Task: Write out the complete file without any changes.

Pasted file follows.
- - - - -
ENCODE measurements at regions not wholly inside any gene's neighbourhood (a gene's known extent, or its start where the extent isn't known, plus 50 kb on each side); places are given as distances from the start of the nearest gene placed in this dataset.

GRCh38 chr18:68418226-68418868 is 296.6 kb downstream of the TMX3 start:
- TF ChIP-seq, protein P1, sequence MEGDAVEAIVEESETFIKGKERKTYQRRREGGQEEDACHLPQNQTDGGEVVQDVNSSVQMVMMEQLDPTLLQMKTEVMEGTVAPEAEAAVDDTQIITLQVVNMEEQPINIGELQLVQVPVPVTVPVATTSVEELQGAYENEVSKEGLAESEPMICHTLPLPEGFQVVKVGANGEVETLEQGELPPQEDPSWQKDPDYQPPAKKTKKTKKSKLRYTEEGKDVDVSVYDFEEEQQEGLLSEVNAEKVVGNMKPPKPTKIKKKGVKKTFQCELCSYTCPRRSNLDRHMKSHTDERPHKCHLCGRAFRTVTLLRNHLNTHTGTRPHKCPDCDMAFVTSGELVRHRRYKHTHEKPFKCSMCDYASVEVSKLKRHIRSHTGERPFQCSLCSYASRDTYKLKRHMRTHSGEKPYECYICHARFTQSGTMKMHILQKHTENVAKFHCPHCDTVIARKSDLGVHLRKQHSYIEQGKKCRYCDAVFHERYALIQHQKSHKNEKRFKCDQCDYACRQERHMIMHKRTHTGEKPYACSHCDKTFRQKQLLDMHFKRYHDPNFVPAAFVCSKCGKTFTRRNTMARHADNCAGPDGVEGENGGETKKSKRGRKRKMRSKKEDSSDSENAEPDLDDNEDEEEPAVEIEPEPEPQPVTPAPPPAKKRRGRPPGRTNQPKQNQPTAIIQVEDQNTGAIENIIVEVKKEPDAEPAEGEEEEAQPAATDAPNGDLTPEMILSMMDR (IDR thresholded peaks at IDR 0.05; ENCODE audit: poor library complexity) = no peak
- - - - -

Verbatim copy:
ENCODE measurements at regions not wholly inside any gene's neighbourhood (a gene's known extent, or its start where the extent isn't known, plus 50 kb on each side); places are given as distances from the start of the nearest gene placed in this dataset.

GRCh38 chr18:68418226-68418868 is 296.6 kb downstream of the TMX3 start:
- TF ChIP-seq, protein P1, sequence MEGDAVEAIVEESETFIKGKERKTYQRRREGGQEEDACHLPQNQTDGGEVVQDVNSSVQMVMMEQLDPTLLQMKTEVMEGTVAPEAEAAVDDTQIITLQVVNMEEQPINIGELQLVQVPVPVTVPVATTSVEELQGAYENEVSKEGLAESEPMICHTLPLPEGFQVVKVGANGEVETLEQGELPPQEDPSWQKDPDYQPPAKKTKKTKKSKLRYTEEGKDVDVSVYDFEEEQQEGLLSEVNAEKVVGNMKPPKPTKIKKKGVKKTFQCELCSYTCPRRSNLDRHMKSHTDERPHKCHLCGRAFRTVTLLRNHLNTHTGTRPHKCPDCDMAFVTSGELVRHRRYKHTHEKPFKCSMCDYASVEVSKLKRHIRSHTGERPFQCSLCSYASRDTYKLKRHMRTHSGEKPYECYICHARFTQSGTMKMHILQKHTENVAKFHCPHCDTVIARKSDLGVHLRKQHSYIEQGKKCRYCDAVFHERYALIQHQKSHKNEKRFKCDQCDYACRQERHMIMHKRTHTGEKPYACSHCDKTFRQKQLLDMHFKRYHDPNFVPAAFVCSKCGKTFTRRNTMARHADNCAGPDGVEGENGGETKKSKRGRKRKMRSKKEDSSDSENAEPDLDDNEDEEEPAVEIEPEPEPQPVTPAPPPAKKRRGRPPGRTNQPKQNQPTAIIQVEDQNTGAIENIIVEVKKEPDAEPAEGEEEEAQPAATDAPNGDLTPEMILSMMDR (IDR thresholded peaks at IDR 0.05; ENCODE audit: poor library complexity) = no peak